1st de­bate in heated race sees a few jabs

3 VIE FOR TOP POST IN MONT­GOMERY Can­di­dates tout ideas for schools, roads, hous­ing

The Washington Post Sunday - - METRO - BY JENNIFER BAR­RIOS

The first de­bate in the fall cam­paign for Mont­gomery County ex­ec­u­tive — which this year is an un­usu­ally con­tested af­fair — yielded oc­ca­sional snip­ing but also con­sen­sus among three can­di­dates vy­ing for the county’s top elected post.

Demo­crat Marc El­rich, Repub­li­can Robin Ficker and in­de­pen­dent Nancy Floreen — who ear­lier this year broke from the Demo­cratic Party to run for the seat — an­swered ques­tions for nearly two hours at a fo­rum at Mount Cal­vary Bap­tist Church in Rockville.

Floreen, a 16-year at-large County Coun­cil mem­ber who in­tro­duced her­self as a “life­long Demo­crat,” told the au­di­ence of about 40 peo­ple that she jumped into the county ex­ec­u­tive race only be­cause El­rich wound up the win­ner of the six-way Demo­cratic pri­mary in June.

She said she served as coun­cil pres­i­dent twice dur­ing her ten­ure, point­ing out that El­rich had never been cho­sen for the role in his 12 years on the coun­cil. “I wasn’t an­tic­i­pat­ing run­ning for county ex­ec­u­tive, that’s for sure, and if any other Demo­cratic can­di­dates would have won, I would have sup­ported them,” Floreen said.

El­rich, also an at-large coun­cil mem­ber, largely es­chewed men­tion­ing his op­po­nents, in­stead point­ing out he served on the coun­cil’s ed­u­ca­tion com­mit­tee and chaired its pub­lic safety com­mit­tee. He said he would bring a

“depth of ex­pe­ri­ence to this job that other peo­ple don’t have.”

“I be­lieve in eco­nomic growth, but I also be­lieve ev­ery­thing has to be bal­anced for the peo­ple who live here,” he said. “We have neigh­bor­hoods that I think strug­gle to thrive, and there are other parts of the county that do quite well. We seem to be very com­fort­able with the east-west di­vide, and I’m not com­fort­able with it.”

El­rich, fa­vored by unions and pro­gres­sive groups, won the Demo­cratic nom­i­na­tion for county ex­ec­u­tive in the June pri­mary with 29 per­cent of the vote. Ficker — an at­tor­ney and peren­nial can­di­date who ran for county ex­ec­u­tive as an in­de­pen­dent in 2006 — was un­con­tested in the Repub­li­can pri­mary.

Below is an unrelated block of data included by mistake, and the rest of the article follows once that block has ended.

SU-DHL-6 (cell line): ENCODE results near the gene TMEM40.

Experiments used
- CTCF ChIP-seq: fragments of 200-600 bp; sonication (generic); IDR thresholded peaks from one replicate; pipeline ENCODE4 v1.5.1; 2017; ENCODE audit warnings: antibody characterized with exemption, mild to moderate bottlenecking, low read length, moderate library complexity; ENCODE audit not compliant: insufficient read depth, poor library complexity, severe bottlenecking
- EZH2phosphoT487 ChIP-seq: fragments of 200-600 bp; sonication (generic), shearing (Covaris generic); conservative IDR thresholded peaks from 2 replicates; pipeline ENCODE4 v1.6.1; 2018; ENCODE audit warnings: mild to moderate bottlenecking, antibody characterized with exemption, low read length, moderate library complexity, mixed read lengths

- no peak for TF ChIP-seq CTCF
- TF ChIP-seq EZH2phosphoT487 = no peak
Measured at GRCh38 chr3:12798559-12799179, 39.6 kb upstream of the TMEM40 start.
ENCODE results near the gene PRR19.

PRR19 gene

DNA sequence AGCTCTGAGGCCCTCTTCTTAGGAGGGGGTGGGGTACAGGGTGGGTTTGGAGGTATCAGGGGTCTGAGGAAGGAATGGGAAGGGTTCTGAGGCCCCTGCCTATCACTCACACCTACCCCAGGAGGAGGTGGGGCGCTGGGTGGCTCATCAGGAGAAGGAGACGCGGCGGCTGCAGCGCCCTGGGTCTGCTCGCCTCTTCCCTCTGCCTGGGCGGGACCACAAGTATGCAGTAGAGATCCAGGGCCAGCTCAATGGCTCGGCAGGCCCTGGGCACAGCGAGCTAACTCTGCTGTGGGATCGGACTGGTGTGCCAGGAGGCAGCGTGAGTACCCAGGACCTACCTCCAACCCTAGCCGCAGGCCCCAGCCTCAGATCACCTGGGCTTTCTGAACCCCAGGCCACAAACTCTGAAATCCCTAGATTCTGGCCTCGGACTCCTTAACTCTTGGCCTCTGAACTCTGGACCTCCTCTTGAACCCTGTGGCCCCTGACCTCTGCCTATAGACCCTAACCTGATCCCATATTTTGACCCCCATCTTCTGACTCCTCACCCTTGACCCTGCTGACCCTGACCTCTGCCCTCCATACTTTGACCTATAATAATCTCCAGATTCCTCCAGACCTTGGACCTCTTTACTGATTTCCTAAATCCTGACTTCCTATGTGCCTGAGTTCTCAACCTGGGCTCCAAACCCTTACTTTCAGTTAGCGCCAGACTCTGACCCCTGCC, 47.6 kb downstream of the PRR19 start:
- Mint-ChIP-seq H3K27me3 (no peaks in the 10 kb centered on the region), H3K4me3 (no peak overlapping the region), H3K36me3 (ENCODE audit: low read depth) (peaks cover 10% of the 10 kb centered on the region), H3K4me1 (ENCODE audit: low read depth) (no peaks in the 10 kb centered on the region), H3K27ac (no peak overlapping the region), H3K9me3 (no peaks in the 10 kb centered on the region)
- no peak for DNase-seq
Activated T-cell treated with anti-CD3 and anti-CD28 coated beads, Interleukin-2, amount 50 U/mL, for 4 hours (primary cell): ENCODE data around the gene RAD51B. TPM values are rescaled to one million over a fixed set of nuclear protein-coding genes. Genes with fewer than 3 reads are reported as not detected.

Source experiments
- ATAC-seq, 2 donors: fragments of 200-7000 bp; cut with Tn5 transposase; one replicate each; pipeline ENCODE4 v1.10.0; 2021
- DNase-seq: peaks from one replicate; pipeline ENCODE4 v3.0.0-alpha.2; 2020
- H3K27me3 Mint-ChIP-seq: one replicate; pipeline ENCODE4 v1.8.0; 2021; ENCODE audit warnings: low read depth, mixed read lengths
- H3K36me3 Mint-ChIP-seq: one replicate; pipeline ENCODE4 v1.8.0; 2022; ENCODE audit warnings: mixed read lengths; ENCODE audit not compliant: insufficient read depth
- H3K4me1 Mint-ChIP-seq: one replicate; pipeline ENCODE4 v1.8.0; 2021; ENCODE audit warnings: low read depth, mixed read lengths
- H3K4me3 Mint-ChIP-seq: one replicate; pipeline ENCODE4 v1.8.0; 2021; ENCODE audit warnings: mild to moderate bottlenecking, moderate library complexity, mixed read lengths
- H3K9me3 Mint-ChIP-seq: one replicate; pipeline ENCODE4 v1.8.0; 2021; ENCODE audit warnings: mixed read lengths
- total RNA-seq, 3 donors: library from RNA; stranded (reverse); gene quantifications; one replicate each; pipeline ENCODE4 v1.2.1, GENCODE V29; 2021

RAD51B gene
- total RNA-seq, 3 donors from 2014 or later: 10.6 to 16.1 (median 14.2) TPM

And while the Demo­cratic can­di­date is typ­i­cally all but as­sured vic­tory in the Novem­ber gen­eral elec­tion — the last time Mont­gomery vot­ers elected a Repub­li­can to the top job was in 1978 — Floreen this year is mount­ing a se­ri­ous in­de­pen­dent bid that she hopes will up­end that nar­ra­tive. Floreen, who is heav­ily backed by busi­ness and de­vel­op­ment in­ter­ests, is po­si­tion­ing her­self as a mod­er­ate against her op­po­nents, whom she has called “flawed ex­tremes.”

On a ques­tion about af­ford­able hous­ing, El­rich said that much of the new hous­ing in the hot Bethes- da mar­ket was one-bed­room units, not suit­able for fam­i­lies. He ar­gued that the county should be en­cour­ag­ing home­own­er­ship.

“I think you have to look at the will­ing­ness some­times to zone for less den­sity that al­lows for more af­ford­able hous­ing,” he said.

Floreen said in­creas­ing af­ford­able hous­ing means mak­ing it eas­ier for builders.

“The an­swer to more af­ford­able hous­ing is more hous­ing,” she said. “Not fight­ing against hous­ing, as Mr. El­rich has done, but in­creas­ing the sup­ply.”

Still, El­rich and Floreen agreed on sev­eral is­sues. Both said they would over­haul the county’s pro­cure­ment of­fice to en­sure more lo­cal busi­nesses can con­tract with the county. Both agreed that the stu­dent achieve­ment gap needed to be ad­dressed through giv­ing fam­i­lies more eco­nomic sta­bil­ity. El­rich said the county’s move to in­crease the min­i­mum wage, a cause he cham­pi­oned, would help do so, while Floreen said it could be done by fos­ter­ing eco­nomic growth in the county.

Ficker pro­posed mak­ing the In­ter­county Con­nec­tor free dur­ing rush hour to help al­le­vi­ate con­ges­tion and said he would fo­cus at­ten­tion on traf­fic and other is­sues that af­fect parts of the county out­side the Belt­way. And he pledged to work closely with the county board of ed­u­ca­tion on in­creas­ing school safety.

Ficker, the force be­hind pass­ing term lim­its, beat that drum sev­eral times dur­ing the fo­rum, ar­gu­ing that vot­ers de­sired new blood in gov­ern­ment.

In re­sponse to a ques­tion about sup­port­ing his­toric preser­va­tion, he quipped, “I get the feel­ing that my op­po­nents feel that his­toric preser­va­tion is keep­ing them­selves in of­fice for a life­time.”

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